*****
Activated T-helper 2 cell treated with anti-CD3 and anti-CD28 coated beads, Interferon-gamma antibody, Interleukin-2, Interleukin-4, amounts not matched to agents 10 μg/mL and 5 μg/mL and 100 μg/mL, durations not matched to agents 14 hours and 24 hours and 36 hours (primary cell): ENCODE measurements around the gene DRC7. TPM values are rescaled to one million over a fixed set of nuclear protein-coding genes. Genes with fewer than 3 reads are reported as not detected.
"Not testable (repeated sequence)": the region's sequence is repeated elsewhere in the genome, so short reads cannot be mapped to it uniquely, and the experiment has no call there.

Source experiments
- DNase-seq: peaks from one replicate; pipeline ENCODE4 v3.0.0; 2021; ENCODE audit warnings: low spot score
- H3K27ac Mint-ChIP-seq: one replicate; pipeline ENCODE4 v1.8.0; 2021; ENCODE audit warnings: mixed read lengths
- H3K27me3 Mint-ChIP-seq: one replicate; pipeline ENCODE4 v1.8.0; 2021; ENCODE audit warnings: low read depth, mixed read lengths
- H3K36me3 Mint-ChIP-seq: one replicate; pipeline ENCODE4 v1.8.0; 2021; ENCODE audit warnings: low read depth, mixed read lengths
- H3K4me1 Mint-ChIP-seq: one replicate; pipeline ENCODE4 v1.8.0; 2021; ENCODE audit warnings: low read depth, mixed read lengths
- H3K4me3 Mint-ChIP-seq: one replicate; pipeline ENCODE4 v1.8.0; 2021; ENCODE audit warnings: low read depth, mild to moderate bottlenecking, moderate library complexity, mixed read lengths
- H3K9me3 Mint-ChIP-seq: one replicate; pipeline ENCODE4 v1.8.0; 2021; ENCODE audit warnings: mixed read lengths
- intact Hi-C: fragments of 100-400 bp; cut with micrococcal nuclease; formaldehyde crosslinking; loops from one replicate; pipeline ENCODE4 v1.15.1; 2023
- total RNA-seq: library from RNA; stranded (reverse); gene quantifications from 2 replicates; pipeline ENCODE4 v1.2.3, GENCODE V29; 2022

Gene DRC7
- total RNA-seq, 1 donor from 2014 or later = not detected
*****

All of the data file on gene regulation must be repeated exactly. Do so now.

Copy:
Activated T-helper 2 cell treated with anti-CD3 and anti-CD28 coated beads, Interferon-gamma antibody, Interleukin-2, Interleukin-4, amounts not matched to agents 10 μg/mL and 5 μg/mL and 100 μg/mL, durations not matched to agents 14 hours and 24 hours and 36 hours (primary cell): ENCODE measurements around the gene DRC7. TPM values are rescaled to one million over a fixed set of nuclear protein-coding genes. Genes with fewer than 3 reads are reported as not detected.
"Not testable (repeated sequence)": the region's sequence is repeated elsewhere in the genome, so short reads cannot be mapped to it uniquely, and the experiment has no call there.

Source experiments
- DNase-seq: peaks from one replicate; pipeline ENCODE4 v3.0.0; 2021; ENCODE audit warnings: low spot score
- H3K27ac Mint-ChIP-seq: one replicate; pipeline ENCODE4 v1.8.0; 2021; ENCODE audit warnings: mixed read lengths
- H3K27me3 Mint-ChIP-seq: one replicate; pipeline ENCODE4 v1.8.0; 2021; ENCODE audit warnings: low read depth, mixed read lengths
- H3K36me3 Mint-ChIP-seq: one replicate; pipeline ENCODE4 v1.8.0; 2021; ENCODE audit warnings: low read depth, mixed read lengths
- H3K4me1 Mint-ChIP-seq: one replicate; pipeline ENCODE4 v1.8.0; 2021; ENCODE audit warnings: low read depth, mixed read lengths
- H3K4me3 Mint-ChIP-seq: one replicate; pipeline ENCODE4 v1.8.0; 2021; ENCODE audit warnings: low read depth, mild to moderate bottlenecking, moderate library complexity, mixed read lengths
- H3K9me3 Mint-ChIP-seq: one replicate; pipeline ENCODE4 v1.8.0; 2021; ENCODE audit warnings: mixed read lengths
- intact Hi-C: fragments of 100-400 bp; cut with micrococcal nuclease; formaldehyde crosslinking; loops from one replicate; pipeline ENCODE4 v1.15.1; 2023
- total RNA-seq: library from RNA; stranded (reverse); gene quantifications from 2 replicates; pipeline ENCODE4 v1.2.3, GENCODE V29; 2022

Gene DRC7
- total RNA-seq, 1 donor from 2014 or later = not detected